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Lipizzaner Stallions

Baroque Horses And Their Austrian Heritage

©Spanische Hofreitschule/Herbert Graf
© Spanische Hofreitschule

Where do Lipizzaner stallions come from, how are they bred and trained, and where can you see them in Austria? Whether you want to watch these baroque horses, buy them or simply know more about them, exploit this short guide below.

Origins

The Lipizzan breed is the result of a crossing between old Spanish (Andalusian), Arabian and Berber breeds with local Slovenian Karst breeds. The name Lipizzaner comes from the original stud in Lipica, Slovenia, where the Habsburg Monarchs bred them. It was first mentioned in 1786.

The Lipizzans are fantastic dressage horses: They are strong yet graceful and have been used for military purposes, shows and parades since the 16th century.

Breeding

Lipizzaner stallions at the Spanish Riding School ViennaThe Lipizzaner stallions are bred across Europe, mostly in Austria and the old crownlands of the Habsburg Empire, Bosnia, Croatia, Hungary, Italy, Romania Serbia, Slovenia, and Slovakia. There are major private breeding studs in Denmark, France, Serbia, Slovenia, South Africa and the United States (Illinois).

There are six main breeding lines of Lipizzaner stallions, which carry their nams from their male progenitors: Conversano, Favore, Maestoso, Neapolitano, Pluto, Siglavy. The name of each horse is made up by the name of its father and its mother.

The Lipizzaner stallions for the Spanish Riding School are bred at the Austrian Federal Stud in Piber in the Southern Austrian region of Western Styria. Every year, around 30 Lipizzan foals are born. The young Lipizzans spend their summers on the lush green pastures of Stubalm in the Styrian mountains. As they move around the partly steep and rocky slopes they train their joints and tendons. This is vital for their later career.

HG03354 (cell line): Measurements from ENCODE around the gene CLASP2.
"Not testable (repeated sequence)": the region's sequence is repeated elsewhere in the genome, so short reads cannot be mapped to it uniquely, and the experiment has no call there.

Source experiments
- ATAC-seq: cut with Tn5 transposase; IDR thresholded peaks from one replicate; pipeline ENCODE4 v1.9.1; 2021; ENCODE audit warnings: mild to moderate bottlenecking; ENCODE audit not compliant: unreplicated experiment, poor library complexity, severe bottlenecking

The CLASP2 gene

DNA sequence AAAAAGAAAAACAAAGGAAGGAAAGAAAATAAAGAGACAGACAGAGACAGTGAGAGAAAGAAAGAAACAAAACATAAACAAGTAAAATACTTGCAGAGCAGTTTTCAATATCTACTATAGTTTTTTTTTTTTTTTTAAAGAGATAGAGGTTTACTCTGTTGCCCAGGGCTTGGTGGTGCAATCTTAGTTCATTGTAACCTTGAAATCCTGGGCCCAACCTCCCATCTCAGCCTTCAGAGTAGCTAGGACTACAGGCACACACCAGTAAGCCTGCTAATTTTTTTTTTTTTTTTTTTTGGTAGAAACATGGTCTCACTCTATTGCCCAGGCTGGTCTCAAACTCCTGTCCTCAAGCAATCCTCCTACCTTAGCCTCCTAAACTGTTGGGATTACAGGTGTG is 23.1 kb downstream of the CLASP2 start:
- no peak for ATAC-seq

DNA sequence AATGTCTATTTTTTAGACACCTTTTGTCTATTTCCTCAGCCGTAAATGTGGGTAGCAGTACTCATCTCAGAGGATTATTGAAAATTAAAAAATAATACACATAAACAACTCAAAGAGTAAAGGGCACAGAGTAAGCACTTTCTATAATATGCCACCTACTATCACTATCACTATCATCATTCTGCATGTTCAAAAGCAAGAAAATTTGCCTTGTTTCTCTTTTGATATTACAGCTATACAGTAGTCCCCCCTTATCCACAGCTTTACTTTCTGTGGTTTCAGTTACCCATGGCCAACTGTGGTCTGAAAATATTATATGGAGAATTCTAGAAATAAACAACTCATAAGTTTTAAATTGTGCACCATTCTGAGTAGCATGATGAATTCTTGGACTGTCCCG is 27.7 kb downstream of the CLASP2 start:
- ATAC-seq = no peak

Lipizzaner stallions of the Spanish Riding School Vienna, in their stablesThey usually arrive at the Spanish Riding School Vienna for training at the age of three and a half years. They are still dark coloured at that age, turning white when they are between four and nine years old. A Lipizzan can reach until about 40 years of age. The Federal Stud Piber has been making a real effort in the past years to breed more Lipizzans in order to secure sufficient supply to the Spanish Riding School. The Lipizzans are today considered an endangered domestic animal breed.

Training

Lipizzans are strong, docile and have an extraordinarily good memory. At the Spanish Riding School, they are treated like athletes: They require a balanced diet, daily targeted muscle training, solarium visits to warm their muscles, and magnetic field therapy to stimulate their metabolism. Each horse is valued at around EUR 100,000 by the School.

The young Lipizzans are trained at the Spanish Riding School as well as atHeldenberg. It takes approximately six years of training for a Lipizzaner to graduate to a school stallion.

Where To See The Lipizzaner Stallions

You can see the Lipizzaner Stallions in action at the Spanish Riding School.

At the annual open airLipizzaner Gala show at Heldenberg you can watch the Lipizzans in the green hilly surroundings of Vienna. A trip to Heldenberg makes a good day out off the beaten track, and is just a 30 minutes drive from Vienna. The show includes all elements of the High School of Classical Horse Riding, the school quadrilles, pas de deux and the Schools Above Ground.

Date: end of June (date tba)
Time: 6.30pm
Location: Wimpffen-Gasse 5, 3704 Kleinwetzdorf
Tickets: EUR 50 to EUR 90 (25 percent discount for children between 6 and 15 years; children between 3 and 6 years go free)
How to get there: The best way to go there is by car. Go to car rental Vienna for tips.

In addition, the Federal Stud Piber, with historic Piber Castle at the centre, offers guided tours through the stud and visits to their alpine pastures on a regular basis.

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